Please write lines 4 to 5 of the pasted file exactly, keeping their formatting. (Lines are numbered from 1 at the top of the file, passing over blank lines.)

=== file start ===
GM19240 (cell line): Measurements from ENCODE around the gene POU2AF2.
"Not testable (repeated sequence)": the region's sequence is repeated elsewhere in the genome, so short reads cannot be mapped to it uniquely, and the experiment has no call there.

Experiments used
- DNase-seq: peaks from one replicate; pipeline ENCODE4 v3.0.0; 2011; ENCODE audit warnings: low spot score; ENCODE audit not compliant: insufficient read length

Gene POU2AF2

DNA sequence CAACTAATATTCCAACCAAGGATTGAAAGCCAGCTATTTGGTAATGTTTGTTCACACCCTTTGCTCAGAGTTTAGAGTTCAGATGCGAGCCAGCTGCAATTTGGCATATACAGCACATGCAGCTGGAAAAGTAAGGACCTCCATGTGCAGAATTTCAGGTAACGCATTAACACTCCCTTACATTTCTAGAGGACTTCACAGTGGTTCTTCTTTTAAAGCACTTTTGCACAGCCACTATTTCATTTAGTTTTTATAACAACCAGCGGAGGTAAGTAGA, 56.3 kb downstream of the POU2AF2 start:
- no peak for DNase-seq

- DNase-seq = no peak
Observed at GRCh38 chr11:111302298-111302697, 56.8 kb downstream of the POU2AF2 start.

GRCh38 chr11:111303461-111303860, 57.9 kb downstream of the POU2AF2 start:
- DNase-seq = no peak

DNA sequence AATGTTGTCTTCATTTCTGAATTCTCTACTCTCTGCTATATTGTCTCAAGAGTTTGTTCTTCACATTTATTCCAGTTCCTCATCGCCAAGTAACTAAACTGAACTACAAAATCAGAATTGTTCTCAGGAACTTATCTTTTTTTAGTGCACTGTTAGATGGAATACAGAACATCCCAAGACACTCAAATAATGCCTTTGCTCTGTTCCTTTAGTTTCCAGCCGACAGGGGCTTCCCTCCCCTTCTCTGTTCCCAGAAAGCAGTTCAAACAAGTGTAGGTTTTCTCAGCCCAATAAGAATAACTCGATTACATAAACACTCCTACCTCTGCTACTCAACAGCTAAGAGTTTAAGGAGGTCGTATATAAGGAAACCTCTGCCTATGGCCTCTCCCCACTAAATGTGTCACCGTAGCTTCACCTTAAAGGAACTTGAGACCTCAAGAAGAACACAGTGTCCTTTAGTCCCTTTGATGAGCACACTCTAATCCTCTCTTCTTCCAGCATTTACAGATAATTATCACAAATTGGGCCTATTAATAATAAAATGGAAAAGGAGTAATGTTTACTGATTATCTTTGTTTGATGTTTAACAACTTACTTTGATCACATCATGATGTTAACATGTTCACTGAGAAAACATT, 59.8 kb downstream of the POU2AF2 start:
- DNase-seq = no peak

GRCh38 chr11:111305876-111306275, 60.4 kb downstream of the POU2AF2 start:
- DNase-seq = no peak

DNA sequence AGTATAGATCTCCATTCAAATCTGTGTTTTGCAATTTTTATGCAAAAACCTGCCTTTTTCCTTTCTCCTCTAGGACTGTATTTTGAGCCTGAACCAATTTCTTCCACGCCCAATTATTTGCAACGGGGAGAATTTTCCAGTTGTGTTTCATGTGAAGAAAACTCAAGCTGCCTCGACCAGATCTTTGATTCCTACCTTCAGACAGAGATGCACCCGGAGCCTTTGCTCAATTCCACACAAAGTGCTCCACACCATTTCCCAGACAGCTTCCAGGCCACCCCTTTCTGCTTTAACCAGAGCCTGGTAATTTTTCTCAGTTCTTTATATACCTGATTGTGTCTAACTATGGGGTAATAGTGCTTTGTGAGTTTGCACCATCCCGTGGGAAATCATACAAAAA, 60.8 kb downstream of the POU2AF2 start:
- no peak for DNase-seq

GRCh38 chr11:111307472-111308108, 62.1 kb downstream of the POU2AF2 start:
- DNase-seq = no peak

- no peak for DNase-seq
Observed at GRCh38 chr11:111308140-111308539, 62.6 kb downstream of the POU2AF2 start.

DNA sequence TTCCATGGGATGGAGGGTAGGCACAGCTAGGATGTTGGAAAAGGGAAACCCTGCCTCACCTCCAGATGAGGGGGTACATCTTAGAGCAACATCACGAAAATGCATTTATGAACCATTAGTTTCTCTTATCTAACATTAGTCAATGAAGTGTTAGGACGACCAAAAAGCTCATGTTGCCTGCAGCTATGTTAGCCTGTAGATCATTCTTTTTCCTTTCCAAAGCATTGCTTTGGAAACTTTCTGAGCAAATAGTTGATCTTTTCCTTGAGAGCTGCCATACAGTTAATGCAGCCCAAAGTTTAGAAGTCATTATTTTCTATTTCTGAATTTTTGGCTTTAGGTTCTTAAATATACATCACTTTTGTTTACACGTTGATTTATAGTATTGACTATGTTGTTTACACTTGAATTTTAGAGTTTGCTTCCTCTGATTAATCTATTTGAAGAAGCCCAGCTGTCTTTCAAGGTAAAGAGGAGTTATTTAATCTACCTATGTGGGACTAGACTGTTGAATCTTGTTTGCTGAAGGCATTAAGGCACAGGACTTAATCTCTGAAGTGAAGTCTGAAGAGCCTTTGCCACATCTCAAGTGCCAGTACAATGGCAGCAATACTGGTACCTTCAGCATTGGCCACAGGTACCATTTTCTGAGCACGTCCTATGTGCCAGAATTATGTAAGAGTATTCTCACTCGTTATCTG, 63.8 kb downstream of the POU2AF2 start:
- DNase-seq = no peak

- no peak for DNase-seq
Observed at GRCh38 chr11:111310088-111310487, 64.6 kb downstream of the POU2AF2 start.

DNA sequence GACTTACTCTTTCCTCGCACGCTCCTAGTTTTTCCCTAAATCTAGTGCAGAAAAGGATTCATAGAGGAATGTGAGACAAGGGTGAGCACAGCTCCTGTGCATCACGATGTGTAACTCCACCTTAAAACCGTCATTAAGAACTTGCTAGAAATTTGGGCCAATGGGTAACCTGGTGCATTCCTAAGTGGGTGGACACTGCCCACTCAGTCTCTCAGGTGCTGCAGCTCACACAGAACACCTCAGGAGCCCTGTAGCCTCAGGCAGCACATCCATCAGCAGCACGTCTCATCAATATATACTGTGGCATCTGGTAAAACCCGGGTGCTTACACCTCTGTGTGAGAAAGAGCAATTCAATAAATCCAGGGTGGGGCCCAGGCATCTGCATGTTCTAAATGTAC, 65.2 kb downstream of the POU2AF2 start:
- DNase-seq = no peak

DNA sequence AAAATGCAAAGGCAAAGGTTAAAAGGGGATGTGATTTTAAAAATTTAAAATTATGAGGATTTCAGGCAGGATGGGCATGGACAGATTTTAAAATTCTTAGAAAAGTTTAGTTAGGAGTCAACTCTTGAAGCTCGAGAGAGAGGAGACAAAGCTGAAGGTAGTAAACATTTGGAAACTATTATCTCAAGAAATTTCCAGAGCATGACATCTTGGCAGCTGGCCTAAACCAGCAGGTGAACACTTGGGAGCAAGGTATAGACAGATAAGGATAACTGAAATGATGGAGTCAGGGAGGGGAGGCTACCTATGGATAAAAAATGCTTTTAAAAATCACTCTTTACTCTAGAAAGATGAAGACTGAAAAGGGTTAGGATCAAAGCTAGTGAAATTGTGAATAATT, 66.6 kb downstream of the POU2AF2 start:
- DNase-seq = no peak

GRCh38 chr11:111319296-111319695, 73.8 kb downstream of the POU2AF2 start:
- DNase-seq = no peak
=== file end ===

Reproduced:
- DNase-seq: peaks from one replicate; pipeline ENCODE4 v3.0.0; 2011; ENCODE audit warnings: low spot score; ENCODE audit not compliant: insufficient read length

Gene POU2AF2